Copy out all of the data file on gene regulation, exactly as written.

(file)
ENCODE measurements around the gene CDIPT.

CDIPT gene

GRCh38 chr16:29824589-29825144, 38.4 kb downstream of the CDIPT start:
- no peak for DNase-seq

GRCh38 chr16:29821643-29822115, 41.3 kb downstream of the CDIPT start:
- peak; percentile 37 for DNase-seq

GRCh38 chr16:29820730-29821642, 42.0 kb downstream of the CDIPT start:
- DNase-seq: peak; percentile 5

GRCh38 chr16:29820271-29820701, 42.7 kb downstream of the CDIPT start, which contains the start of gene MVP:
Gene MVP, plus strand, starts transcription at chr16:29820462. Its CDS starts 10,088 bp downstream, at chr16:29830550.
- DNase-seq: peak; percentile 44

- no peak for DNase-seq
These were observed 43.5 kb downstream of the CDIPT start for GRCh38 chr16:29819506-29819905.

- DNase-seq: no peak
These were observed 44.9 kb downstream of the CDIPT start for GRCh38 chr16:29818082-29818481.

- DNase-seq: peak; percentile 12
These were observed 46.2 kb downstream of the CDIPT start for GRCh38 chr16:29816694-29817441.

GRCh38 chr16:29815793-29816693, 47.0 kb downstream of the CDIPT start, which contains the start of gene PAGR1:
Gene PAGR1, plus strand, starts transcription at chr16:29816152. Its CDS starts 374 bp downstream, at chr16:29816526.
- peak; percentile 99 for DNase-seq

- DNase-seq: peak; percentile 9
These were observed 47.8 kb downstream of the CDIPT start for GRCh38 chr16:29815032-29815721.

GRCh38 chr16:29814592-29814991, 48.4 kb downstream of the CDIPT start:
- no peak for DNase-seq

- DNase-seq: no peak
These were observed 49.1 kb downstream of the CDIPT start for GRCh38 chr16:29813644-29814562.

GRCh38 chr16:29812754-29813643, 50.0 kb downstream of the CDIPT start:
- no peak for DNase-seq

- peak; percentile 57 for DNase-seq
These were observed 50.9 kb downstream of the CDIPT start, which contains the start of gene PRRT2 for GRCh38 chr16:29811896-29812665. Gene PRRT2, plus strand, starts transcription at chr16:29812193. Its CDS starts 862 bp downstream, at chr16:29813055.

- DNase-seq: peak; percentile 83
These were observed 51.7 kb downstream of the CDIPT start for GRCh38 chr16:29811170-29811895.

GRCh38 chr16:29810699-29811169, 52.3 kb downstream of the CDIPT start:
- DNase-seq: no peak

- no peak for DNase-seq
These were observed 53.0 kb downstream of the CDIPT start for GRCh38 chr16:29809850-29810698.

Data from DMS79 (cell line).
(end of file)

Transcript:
ENCODE measurements around the gene CDIPT.

CDIPT gene

GRCh38 chr16:29824589-29825144, 38.4 kb downstream of the CDIPT start:
- no peak for DNase-seq

GRCh38 chr16:29821643-29822115, 41.3 kb downstream of the CDIPT start:
- peak; percentile 37 for DNase-seq

GRCh38 chr16:29820730-29821642, 42.0 kb downstream of the CDIPT start:
- DNase-seq: peak; percentile 5

GRCh38 chr16:29820271-29820701, 42.7 kb downstream of the CDIPT start, which contains the start of gene MVP:
Gene MVP, plus strand, starts transcription at chr16:29820462. Its CDS starts 10,088 bp downstream, at chr16:29830550.
- DNase-seq: peak; percentile 44

- no peak for DNase-seq
These were observed 43.5 kb downstream of the CDIPT start for GRCh38 chr16:29819506-29819905.

- DNase-seq: no peak
These were observed 44.9 kb downstream of the CDIPT start for GRCh38 chr16:29818082-29818481.

- DNase-seq: peak; percentile 12
These were observed 46.2 kb downstream of the CDIPT start for GRCh38 chr16:29816694-29817441.

GRCh38 chr16:29815793-29816693, 47.0 kb downstream of the CDIPT start, which contains the start of gene PAGR1:
Gene PAGR1, plus strand, starts transcription at chr16:29816152. Its CDS starts 374 bp downstream, at chr16:29816526.
- peak; percentile 99 for DNase-seq

- DNase-seq: peak; percentile 9
These were observed 47.8 kb downstream of the CDIPT start for GRCh38 chr16:29815032-29815721.

GRCh38 chr16:29814592-29814991, 48.4 kb downstream of the CDIPT start:
- no peak for DNase-seq

- DNase-seq: no peak
These were observed 49.1 kb downstream of the CDIPT start for GRCh38 chr16:29813644-29814562.

GRCh38 chr16:29812754-29813643, 50.0 kb downstream of the CDIPT start:
- no peak for DNase-seq

- peak; percentile 57 for DNase-seq
These were observed 50.9 kb downstream of the CDIPT start, which contains the start of gene PRRT2 for GRCh38 chr16:29811896-29812665. Gene PRRT2, plus strand, starts transcription at chr16:29812193. Its CDS starts 862 bp downstream, at chr16:29813055.

- DNase-seq: peak; percentile 83
These were observed 51.7 kb downstream of the CDIPT start for GRCh38 chr16:29811170-29811895.

GRCh38 chr16:29810699-29811169, 52.3 kb downstream of the CDIPT start:
- DNase-seq: no peak

- no peak for DNase-seq
These were observed 53.0 kb downstream of the CDIPT start for GRCh38 chr16:29809850-29810698.

Data from DMS79 (cell line).